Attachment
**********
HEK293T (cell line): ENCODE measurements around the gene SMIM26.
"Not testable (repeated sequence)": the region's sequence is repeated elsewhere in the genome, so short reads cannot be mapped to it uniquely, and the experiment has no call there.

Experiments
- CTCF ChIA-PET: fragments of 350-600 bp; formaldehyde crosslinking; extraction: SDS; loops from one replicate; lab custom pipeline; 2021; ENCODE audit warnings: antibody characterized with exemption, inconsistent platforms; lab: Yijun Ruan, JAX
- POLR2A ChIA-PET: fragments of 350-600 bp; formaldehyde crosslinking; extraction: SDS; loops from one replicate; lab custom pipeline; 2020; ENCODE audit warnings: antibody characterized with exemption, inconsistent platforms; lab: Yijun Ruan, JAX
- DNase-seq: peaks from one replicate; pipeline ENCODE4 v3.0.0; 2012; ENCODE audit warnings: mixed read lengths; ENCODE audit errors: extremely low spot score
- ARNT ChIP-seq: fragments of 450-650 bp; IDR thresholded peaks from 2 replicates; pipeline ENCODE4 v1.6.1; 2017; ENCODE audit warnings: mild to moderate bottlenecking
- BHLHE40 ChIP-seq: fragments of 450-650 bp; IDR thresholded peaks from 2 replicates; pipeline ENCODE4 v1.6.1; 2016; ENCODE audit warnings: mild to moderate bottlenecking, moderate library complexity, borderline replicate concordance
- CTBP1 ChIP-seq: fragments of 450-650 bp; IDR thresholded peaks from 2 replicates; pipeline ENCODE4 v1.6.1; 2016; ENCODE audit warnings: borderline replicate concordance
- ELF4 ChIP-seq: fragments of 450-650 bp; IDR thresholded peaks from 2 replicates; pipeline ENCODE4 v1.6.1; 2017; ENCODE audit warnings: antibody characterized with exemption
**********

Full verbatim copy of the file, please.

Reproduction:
HEK293T (cell line): ENCODE measurements around the gene SMIM26.
"Not testable (repeated sequence)": the region's sequence is repeated elsewhere in the genome, so short reads cannot be mapped to it uniquely, and the experiment has no call there.

Experiments
- CTCF ChIA-PET: fragments of 350-600 bp; formaldehyde crosslinking; extraction: SDS; loops from one replicate; lab custom pipeline; 2021; ENCODE audit warnings: antibody characterized with exemption, inconsistent platforms; lab: Yijun Ruan, JAX
- POLR2A ChIA-PET: fragments of 350-600 bp; formaldehyde crosslinking; extraction: SDS; loops from one replicate; lab custom pipeline; 2020; ENCODE audit warnings: antibody characterized with exemption, inconsistent platforms; lab: Yijun Ruan, JAX
- DNase-seq: peaks from one replicate; pipeline ENCODE4 v3.0.0; 2012; ENCODE audit warnings: mixed read lengths; ENCODE audit errors: extremely low spot score
- ARNT ChIP-seq: fragments of 450-650 bp; IDR thresholded peaks from 2 replicates; pipeline ENCODE4 v1.6.1; 2017; ENCODE audit warnings: mild to moderate bottlenecking
- BHLHE40 ChIP-seq: fragments of 450-650 bp; IDR thresholded peaks from 2 replicates; pipeline ENCODE4 v1.6.1; 2016; ENCODE audit warnings: mild to moderate bottlenecking, moderate library complexity, borderline replicate concordance
- CTBP1 ChIP-seq: fragments of 450-650 bp; IDR thresholded peaks from 2 replicates; pipeline ENCODE4 v1.6.1; 2016; ENCODE audit warnings: borderline replicate concordance
- ELF4 ChIP-seq: fragments of 450-650 bp; IDR thresholded peaks from 2 replicates; pipeline ENCODE4 v1.6.1; 2017; ENCODE audit warnings: antibody characterized with exemption